Historic Sites and Buildings
As the eastern terminus of the Lolo Trail, this site in the Bitterroot Valley was a pivotal one on both the westbound and eastbound phases of the Lewis and Clark Expedition. On their way to the Pacific, the explorers paused at this place for 2 days, September 9-11, 1805, to rest and prepare for the ordeal they knew they would face in crossing the trail. They also took advantage of the excellent weather to make celestial observations. Unfortunately, hunting was poor and added little to the scant larder.
On the positive side, the commanders learned two important facts. Their guide, Old Toby, told them of a fine overland shortcut used by the Indians between the site and the Missouri in the Great Falls vicinity. The Minitaris had told Lewis and Clark of this route, but they had passed the Sun and Dearborn Rivers without recognizing that these streams provided access to it. Secondly, one of three Flathead Indians encountered at Travelers Rest explained that a related tribe lived over the mountains to the west along the Columbia River, which was navigable to the sea.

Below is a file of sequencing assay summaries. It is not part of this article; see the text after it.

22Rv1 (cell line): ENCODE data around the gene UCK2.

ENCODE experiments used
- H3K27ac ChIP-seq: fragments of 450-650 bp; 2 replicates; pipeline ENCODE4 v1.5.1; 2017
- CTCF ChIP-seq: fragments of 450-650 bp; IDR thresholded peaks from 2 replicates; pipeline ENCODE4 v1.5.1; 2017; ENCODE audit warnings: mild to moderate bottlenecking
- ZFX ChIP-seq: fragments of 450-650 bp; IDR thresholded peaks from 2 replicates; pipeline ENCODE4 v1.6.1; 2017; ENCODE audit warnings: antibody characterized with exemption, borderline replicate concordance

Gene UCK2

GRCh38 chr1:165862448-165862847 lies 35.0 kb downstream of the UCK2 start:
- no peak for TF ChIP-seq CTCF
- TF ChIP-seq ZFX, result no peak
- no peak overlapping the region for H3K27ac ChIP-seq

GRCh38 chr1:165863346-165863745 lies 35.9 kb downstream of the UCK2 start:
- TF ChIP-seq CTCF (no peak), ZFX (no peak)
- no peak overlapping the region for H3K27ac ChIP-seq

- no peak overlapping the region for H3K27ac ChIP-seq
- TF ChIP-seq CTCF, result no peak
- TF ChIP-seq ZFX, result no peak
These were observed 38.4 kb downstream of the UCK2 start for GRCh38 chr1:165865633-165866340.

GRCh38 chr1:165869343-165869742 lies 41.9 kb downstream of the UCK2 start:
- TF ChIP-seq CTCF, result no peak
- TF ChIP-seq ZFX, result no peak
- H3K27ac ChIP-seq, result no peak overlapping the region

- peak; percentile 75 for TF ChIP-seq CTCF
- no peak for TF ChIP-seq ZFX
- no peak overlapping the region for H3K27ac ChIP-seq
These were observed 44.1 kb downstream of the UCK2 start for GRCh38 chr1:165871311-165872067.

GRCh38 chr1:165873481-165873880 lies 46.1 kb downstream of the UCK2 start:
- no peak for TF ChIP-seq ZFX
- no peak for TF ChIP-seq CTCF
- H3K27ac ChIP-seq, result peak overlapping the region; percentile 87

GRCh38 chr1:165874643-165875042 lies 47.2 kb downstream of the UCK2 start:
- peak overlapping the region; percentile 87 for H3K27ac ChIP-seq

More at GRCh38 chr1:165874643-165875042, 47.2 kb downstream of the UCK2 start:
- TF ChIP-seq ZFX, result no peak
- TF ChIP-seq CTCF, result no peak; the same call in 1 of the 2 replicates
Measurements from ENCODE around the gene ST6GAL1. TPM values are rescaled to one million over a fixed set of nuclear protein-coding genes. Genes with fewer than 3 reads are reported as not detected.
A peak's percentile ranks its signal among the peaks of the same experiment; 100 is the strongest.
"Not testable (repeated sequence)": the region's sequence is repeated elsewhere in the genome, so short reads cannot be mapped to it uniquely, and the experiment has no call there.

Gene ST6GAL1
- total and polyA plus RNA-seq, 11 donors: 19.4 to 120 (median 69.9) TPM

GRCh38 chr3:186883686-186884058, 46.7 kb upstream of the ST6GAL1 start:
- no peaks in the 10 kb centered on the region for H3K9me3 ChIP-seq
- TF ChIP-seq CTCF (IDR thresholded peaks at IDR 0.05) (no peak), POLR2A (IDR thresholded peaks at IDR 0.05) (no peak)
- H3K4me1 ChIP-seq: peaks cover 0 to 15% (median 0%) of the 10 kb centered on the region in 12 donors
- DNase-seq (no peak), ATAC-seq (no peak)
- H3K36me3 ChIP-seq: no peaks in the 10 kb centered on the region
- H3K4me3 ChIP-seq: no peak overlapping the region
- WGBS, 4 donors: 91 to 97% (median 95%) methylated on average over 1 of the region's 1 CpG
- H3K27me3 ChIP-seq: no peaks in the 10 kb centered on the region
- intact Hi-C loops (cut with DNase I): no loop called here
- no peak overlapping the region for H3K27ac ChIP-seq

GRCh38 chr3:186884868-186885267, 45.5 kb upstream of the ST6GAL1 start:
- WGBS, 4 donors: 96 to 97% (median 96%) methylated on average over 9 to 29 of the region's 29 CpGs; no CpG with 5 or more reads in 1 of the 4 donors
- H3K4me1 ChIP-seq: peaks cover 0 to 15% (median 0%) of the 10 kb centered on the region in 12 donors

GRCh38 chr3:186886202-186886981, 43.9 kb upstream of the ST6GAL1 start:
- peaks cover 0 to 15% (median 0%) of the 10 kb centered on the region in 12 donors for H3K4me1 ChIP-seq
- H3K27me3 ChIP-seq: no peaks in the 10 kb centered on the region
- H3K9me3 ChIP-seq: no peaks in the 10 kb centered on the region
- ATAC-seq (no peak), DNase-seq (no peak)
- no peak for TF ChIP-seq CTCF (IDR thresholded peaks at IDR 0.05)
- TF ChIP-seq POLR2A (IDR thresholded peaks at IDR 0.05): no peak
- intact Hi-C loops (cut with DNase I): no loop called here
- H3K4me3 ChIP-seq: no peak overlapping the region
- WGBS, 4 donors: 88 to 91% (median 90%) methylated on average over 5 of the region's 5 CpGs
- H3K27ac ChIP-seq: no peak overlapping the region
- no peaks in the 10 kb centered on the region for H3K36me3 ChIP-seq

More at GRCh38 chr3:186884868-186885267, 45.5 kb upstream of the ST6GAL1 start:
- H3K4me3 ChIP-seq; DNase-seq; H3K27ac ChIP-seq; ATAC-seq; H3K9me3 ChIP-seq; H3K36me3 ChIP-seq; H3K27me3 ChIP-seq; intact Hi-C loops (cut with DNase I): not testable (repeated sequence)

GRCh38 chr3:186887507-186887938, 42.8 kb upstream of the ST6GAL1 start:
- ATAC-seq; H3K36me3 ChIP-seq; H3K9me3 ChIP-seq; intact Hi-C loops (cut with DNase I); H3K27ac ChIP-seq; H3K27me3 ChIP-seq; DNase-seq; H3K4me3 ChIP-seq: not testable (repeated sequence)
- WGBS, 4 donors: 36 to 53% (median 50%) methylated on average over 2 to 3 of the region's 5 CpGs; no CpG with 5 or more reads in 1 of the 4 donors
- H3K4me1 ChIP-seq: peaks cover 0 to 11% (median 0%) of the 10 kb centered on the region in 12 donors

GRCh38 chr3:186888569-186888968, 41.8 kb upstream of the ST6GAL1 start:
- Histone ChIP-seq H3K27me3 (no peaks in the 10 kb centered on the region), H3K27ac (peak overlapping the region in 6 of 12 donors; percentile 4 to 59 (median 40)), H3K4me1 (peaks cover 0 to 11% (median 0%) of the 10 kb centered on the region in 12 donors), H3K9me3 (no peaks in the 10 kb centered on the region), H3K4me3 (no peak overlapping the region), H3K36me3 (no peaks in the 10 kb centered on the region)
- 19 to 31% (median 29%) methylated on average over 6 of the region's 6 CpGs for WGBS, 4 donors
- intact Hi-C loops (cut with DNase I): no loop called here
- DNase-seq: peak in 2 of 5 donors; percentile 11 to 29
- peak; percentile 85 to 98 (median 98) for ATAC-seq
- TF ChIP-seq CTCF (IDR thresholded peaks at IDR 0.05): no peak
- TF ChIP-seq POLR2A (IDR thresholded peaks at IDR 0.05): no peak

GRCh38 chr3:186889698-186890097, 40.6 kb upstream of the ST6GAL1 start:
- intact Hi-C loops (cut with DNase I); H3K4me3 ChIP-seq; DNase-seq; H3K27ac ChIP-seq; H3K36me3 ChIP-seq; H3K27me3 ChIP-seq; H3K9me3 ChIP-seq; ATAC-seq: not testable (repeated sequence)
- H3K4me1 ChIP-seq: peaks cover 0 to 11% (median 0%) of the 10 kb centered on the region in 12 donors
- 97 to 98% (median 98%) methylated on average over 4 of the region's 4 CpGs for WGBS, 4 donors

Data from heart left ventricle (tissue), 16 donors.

On the eastward trip, the expedition stayed at Travelers Rest from June 30 to July 3, 1806, while recuperating from its trek over the Lolo Trail and making final plans to separate. On departure from the camp, the Lewis group explored the shortcut Old Toby had delineated as well as the dangerous Upper Marias River area, which Blackfeet were known to frequent. The Clark contingent recovered the cache and boats on the Beaverhead River at Camp Fortunate, Mont., before probing the Yellowstone, below the mouth of which the two elements reunited on the Missouri.
Aside from the small village of Lolo, agricultural activity, and modern highways in the vicinity, the Travelers Rest area has little felt the impress of the hand of man since the time of Lewis and Clark. New channels for the Bitterroot River and Lolo Creek have been dredged in the locality. U.S. 93, extending north to south along the Bitterroot River, passes the campsite, which is used for farming today and is privately owned. A plaque erected about one-half mile north of the site by the Daughters of the American Revolution, as well as one placed by the Montana Highway Department, identify it. From Lolo, U.S. 12 (Lewis and Clark Highway) follows up Lolo Creek and generally parallels the Lolo Trail across the Bitterroot Mountains.
Last Updated: 22-Feb-2004